The Consumer Financial Protection Bureau and Federal Trade Commission have issued proposed rules and guidance regarding some fee practices, and both agencies have ramped up enforcement actions and collected hundreds of millions of dollars in penalties for fee-related violations.
Some relevant regulatory and enforcement activities include:
1. CFPB acts against ‘surprise’ overdraft fees
Last year, the CFPB took action against a bank for charging what the bureau called “surprise” overdraft fees. While the bank disputed liability, it agreed to pay tens of millions into the CFPB’s victims’ relief fund and to refund at least $100 million to customers harmed by these overdraft fees.
According to the bureau, over a period of years the bank charged customers surprise overdraft fees on certain ATM withdrawals and debit card purchases, even after telling consumers they had sufficient funds at the time of the transactions. The CFPB also found bank leadership at fault.
2. CFPB and OCC team up
This year, the CFPB, in conjunction with the Office of the Comptroller of the Currency reached a settlement with a large national bank in which the bank agreed to pay more than $150 million in fines related to credit card reward programs and overdraft policies.
Specifically, the agencies alleged the bank charged customers non-sufficient funds fees multiple times for a single declined transaction, generating millions of dollars over a four-year period.
In addition to the fine, the bank also agreed to refund at least $75 million to customers who were charged multiple fees.
3. FTC sues car dealerships
The FTC in October 2022 sued a group of car dealerships for adding thousands of dollars in fees onto advertised vehicle prices.
The dealerships regularly advertised certified, reconditioned or inspected cars at specific prices, but then added extra certification, reconditioning or inspection fees that it falsely claimed consumers were required to pay, according to the FTC.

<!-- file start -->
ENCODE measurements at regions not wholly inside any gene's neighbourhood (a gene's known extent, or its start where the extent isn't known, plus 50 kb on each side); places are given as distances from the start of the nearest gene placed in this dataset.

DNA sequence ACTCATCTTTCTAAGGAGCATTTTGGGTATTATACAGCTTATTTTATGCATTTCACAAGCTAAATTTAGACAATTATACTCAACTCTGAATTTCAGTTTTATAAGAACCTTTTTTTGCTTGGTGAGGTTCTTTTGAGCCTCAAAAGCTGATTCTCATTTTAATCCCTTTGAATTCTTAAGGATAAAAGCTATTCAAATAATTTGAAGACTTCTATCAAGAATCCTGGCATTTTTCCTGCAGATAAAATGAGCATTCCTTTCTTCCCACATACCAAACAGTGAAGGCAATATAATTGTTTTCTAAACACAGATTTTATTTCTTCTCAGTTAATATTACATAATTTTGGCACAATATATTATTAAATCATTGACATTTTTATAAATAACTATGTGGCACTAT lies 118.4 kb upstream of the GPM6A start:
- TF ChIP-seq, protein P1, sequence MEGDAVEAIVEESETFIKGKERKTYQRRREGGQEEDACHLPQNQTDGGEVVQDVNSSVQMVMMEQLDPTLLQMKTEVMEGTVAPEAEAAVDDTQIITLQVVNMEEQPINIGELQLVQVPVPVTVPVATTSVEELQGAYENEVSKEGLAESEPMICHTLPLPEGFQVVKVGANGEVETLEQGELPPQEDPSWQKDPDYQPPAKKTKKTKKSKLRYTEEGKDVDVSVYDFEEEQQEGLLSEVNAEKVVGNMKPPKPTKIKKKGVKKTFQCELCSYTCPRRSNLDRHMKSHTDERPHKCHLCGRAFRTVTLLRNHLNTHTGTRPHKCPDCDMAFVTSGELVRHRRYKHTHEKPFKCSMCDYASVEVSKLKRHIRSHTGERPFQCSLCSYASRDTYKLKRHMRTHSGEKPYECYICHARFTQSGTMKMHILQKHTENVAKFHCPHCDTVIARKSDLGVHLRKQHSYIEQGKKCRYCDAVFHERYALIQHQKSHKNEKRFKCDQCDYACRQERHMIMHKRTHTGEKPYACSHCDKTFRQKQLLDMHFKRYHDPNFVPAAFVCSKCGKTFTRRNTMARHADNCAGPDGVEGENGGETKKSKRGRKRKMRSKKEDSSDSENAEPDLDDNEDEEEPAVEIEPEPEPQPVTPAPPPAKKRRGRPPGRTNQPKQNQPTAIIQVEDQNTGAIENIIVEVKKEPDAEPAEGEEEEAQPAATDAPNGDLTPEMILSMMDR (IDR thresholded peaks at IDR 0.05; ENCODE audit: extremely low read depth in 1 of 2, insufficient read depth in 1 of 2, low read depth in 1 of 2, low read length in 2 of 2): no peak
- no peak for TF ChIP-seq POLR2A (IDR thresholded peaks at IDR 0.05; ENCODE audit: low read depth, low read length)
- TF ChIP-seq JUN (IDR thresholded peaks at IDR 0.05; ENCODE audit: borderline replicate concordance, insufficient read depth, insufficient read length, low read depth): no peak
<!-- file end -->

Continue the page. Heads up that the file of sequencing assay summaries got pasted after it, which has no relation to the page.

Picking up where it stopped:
The car dealerships agreed to settle and refund $3.3 million to customers.
4. FTC hits Illinois dealer for $9.8M
In another action, the FTC and the State of Illinois sued Ed Napleton Automotive Group, alleging that its employees were sneaking illegal fees for unwanted “add-ons” onto vehicle purchases and discriminating against Black consumers.
Eight of the junk fees were for payment insurance and paint protection, and cost consumers hundreds or even thousands of dollars, according to the joint complaint. The dealership settled for $9.8 million.
5. Private litigants enter fray
Unsurprisingly, private litigants have begun to file suit opposing fees associated with junk fees. Many of those lawsuits mirror comments and critiques by the CFPB and FTC.
In January, a putative class action was filed against a bank in federal court in Virginia for charging a $38 overdraft fee.
The suit, in direct reliance on regulatory comments from the CFPB and FTC, claims the fee is a junk fee because, among other things, it takes “money out of consumers’ accounts without their permission and contrary to their reasonable expectations that they will not be charged improper fees.”
Also this year, a putative class action was filed in Virginia against Booz Allen, a for-profit federal contractor, for charging junk fees for consumers to access national parks.
Plaintiffs allege that Booz Allen began charging junk fees in the form of ‘processing fees,’ ‘reservation fees,’ ‘lottery fees,’ ‘cancellation fees’ and other bogus fees designed to line its own pockets.”
Similarly, a recent putative class action was filed against a bank in North Carolina over its practice of assessing multiple $35 overdraft fees for a single declined payment.
Plaintiffs in that case contend that this junk fee breached the bank’s duty of good faith and fair dealing, breached the underlying account agreements, and unjustly enriched the bank on the plaintiffs’ behalf.
Junk fee lawsuits easily become class action because the fees at issue normally transcend an individual plaintiff. The suits also mark a trend focusing on fees associated with consumer products and services that are not expressly authorized by an underlying agreement or are disproportionate to the value of the services provided.
This is Part 2 of a three-part series on junk fees. The next installment will outline considerations for financial services companies navigating the new normal when it comes to challenges to so-called “junk fees” by consumers and regulatory agencies.
Jim Sandy is a partner at McGlinchey, where he advises clients in cases involving federal and state regulatory matters, arbitrations, consumer complaints filed with the Consumer Financial Protection Bureau, and state and federal lawsuits.
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